Mitch became caught up with his career as a sport commentator and journalist. He ignored his girlfriend and did not make time to do things in life that are of the most value to a human ... See full summary »
On his 83rd birthday, Eddie (Voight), a war vet and a maintenance worker at the Ruby Pier amusement park, dies while trying to save a girl who is sitting under a falling ride. When he ... See full summary »
When the very moralistic college ethics instructor (Aykroyd) finds himself living next door to an accused German death camp commander (Lemmon), he takes it upon himself to rid the world of ... See full summary »
Mitch became caught up with his career as a sport commentator and journalist. He ignored his girlfriend and did not make time to do things in life that are of the most value to a human being. Morrie was one of Mitch's professors in college and a famous scholar. One day Mitch was watching television and saw Morrie giving an interview stating that he is dying of Lou Gehrig disease or ALS. Written by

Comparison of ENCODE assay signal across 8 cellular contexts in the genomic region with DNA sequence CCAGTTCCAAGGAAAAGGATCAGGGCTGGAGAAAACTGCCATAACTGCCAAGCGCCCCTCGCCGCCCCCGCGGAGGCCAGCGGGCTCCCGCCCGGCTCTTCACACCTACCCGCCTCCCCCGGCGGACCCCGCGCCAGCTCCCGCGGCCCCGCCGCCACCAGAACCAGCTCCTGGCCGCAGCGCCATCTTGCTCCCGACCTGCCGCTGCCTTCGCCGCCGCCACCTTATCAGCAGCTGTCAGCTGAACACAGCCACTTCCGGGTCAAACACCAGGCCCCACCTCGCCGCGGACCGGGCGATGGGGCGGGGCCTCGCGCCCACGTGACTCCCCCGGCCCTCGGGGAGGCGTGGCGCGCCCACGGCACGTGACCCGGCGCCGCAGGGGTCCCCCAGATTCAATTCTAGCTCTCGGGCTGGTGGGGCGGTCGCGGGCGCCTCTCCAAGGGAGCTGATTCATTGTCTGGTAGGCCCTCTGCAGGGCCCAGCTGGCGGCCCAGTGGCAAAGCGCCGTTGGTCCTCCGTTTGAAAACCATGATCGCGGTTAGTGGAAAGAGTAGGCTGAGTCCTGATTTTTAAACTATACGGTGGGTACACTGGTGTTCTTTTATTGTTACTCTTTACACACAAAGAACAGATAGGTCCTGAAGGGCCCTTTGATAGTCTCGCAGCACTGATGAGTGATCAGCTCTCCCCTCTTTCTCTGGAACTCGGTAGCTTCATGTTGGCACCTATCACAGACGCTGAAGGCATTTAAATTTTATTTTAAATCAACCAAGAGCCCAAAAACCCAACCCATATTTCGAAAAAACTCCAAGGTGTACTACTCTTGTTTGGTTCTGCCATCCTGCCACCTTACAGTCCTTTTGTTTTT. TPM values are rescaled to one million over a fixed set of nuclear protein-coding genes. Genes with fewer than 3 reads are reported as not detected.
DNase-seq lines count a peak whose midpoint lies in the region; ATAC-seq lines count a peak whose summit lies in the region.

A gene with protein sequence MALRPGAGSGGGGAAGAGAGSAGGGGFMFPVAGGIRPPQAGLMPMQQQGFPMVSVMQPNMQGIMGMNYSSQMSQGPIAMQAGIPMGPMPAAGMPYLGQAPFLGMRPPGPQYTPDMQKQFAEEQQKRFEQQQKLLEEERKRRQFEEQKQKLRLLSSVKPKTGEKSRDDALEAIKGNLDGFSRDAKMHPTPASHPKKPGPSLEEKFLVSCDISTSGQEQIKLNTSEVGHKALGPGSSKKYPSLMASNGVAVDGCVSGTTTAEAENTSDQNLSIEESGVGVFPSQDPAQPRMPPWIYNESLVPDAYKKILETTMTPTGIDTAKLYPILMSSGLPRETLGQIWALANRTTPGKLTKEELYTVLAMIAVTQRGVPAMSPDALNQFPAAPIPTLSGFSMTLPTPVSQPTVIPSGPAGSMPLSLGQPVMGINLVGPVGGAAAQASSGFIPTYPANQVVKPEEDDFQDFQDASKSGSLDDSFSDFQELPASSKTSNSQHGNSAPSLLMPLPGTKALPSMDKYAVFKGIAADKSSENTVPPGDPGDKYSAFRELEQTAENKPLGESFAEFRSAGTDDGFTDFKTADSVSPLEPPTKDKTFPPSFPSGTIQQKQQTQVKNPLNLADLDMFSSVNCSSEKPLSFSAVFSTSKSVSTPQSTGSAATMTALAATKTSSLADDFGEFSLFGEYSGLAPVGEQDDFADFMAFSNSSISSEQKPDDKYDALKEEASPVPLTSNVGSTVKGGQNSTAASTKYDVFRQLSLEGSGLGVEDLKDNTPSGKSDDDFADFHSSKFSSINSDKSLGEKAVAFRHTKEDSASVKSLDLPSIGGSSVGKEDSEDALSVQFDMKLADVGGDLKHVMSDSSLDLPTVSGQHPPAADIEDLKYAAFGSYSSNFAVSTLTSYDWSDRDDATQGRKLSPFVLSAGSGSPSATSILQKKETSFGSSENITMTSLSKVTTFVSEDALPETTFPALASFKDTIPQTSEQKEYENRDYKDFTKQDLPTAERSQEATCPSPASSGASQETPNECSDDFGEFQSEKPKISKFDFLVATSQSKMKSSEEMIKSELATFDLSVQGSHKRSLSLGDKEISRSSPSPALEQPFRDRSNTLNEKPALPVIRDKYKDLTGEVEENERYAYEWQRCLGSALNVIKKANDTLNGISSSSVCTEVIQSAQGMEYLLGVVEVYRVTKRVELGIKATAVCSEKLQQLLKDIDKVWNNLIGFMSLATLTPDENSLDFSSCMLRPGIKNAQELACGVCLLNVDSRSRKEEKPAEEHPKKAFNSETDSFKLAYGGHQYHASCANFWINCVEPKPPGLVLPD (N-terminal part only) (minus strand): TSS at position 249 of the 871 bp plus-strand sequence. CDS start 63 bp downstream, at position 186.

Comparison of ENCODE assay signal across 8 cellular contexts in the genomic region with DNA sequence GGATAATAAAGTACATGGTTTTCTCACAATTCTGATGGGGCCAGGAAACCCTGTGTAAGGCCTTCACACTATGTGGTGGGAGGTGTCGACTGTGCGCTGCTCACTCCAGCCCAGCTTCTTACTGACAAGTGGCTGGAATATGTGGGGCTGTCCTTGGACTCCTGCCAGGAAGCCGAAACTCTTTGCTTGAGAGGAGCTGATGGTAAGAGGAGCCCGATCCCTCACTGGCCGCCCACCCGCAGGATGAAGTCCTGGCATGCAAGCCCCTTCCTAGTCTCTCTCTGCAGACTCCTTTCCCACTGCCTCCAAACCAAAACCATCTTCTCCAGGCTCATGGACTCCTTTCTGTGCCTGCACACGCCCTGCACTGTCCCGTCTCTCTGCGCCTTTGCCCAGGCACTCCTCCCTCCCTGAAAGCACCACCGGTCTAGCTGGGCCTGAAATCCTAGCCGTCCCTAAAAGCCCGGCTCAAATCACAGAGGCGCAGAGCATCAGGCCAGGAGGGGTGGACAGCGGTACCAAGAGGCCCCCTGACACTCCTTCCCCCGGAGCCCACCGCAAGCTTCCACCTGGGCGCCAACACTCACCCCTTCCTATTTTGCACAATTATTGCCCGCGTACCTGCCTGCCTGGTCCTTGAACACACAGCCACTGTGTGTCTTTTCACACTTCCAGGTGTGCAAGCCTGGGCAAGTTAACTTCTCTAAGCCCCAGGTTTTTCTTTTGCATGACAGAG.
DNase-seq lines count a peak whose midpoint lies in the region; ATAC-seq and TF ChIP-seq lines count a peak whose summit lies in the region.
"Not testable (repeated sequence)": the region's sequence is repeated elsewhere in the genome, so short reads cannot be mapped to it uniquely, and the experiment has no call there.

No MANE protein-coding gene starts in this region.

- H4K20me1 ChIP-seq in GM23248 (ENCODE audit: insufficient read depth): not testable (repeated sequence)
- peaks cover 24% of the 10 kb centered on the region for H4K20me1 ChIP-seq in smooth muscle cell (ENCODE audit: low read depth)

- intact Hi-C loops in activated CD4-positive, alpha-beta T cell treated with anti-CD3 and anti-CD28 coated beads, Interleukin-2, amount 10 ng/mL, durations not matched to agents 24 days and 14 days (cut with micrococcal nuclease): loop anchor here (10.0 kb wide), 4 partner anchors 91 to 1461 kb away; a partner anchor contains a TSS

Rosemea D.S. MacPherson
I admit I was cynical in finding and watching this movie. Beforehand, I felt Oprah's influence would veer the film in a certain direction and it would represent the worst aspects of the TV movie: being treacly, and unrealistic. But Jack Lemmon's presence ensured my interest. (This, after all, was the illustrious actor's last performance.) I was rewarded by a clear-eyed, stirring, and often moving depiction of one man's dignity and the gift of living he bestows on a younger man. Both Lemmon and Azaria lock on to their parts with conviction, and I felt a real loving friendship existed between the men. I learned from this movie: lessons about communication and ideaology. It is a rare gem, honestly portrayed, and further proof (as if we needed any!) of Jack Lemmon's unique and breathtaking talent.
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